MAUDE SALLEY, Hubbard, Hill Co., Tex. -- Mr. Big Hat and cousins: Some time has elapsed since last I wrote to the Corner. Oh, thank you for your warm greeting. That seems so much more like you! I knew ere I had written three lines, I was welcome. I hardly know what to write that would be of interest to the readers, as I find it quite difficult to write to your paper. Above all, the papers that are written to by the cousins, I should pronounce yours the most rigorous to write to. I think it the best. We have so many nice writers, I would like very much to meet them all. I think Master Big Hat ought to feel highly elated at having such a nice page. And, the cousins seem to take so much interest in writing to his grand and interesting paper. I also think we cousins ought to feel awfully proud for the kindness he has shown us, to give us one whole page in his paper. It appears to have already proved beneficial to some. There is nothing I enjoy any better than good reading, and I find some very nice reading in The News. Cousin Sticking Plaster, have you forgotten us entirely? What has become of our novel poet, Dixie O'Neal? I am waiting anxiously for your next appearance, telling us something about your luxurious mansion in the sky. Perhaps it would prove interesting to some, if I should tell them how camphor is made. One of the principal products of the territory which has come under Japanese administration, as a result of the war with China, is camphor. Small shanties are scattered over the hills where the camphor trees grow, and in all directions, the clearing of the woods is going on at a rapid rate. On the hillsides are built distilleries, consisting of oblong-shaped structures, principally of mud bricks, and about ten or twelve feet long, six feet broad, and four feet high. On each side, there are five to ten fire holes, about a foot apart, and the same distance above the ground. On each fire hole is placed an earthen pot full of water, and above it, a cylindrical tube, about a foot in diameter and two feet high, passes up through the structure and appears above it. The tube is capped by a large inverted jar, with a packing of damp hemp between the jar and the cylinder to prevent the escape of steam. The cylinder is filled with chips of wood, about the size of the little finger, which rests on a perforated lid, covering the jar of water, so that, when the steam rises, it passes up to the inverted jar or condenser, absorbing certain resinous matter from the wood on its way. While distillation is going on, an essential oil is produced and is found mixed with water on the inside of the jar. When the jar is removed, the beady drops solidify, crystallization commences, and camphor, in a crude form, looking like newly formed snow, is detached by the hands, placed in baskets lined with plantain leaves, and hurried off to the nearest border town for sale. With regard to camphor, as in other commercial matters, the Chinese government has acted very foolishly. For over thirty years, there has been a constant demand for camphor, and yet, the administration has done nothing to prevent the reckless waste of the forests, and has taken no steps to provide for the re-aforestation of uninhabited tracts useless for cultivation. Willard Myrick, you have my heartfelt sympathy, and I hope it will not be many days until you hear of your brother's whereabouts. I cast my vote for the lovely magnolia, the sweetest and purest of flowers that grows.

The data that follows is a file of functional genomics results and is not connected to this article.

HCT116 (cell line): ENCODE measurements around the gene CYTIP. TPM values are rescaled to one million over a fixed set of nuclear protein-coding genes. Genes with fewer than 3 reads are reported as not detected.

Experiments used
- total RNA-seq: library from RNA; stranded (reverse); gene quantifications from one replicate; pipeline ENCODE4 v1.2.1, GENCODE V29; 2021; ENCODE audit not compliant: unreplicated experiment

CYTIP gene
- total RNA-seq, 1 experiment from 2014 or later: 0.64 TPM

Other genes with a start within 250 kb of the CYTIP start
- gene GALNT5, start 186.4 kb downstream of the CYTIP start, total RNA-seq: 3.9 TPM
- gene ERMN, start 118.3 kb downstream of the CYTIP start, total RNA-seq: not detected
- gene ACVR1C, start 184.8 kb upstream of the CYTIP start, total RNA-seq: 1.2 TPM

I. X. PECK, Galveston, Galveston Co., Tex. -- Mr. Big Hat and cousins: I have long been a reader of The News, and now I ask admittance to the Cozy Corner. Many will think my name strange, I expect. It is quite cold here, at present. It makes me think of my native state, Illinois. I like very much to skate and take sleigh rides. I am now going to the Ball high school. I am 15 years old. Many of the cousins speak of hunting and fishing. If you want to hunt or fish, you must come to Galveston. You can kill ducks and catch the largest fish that swims, but fishing and hunting is not the only thing here. You can go bathing in the summer time. You can also see many pretty girls. Well, cousins, Thanksgiving has passed and Christmas is the next thing on the programme. I have no pets, except a black cat. I like to read the letters of Joe Farmer and Genevieve Myrdock. Come again. George K. Butcher, your letters are all very good. I wish some of the cousins in Dallas would wake up. I used to live in Dallas myself. I have a cousin living there now. I am going to write to him and tell him to write a letter to the Cozy Corner, as he is a very good writer. I cast my vote for the magnolia.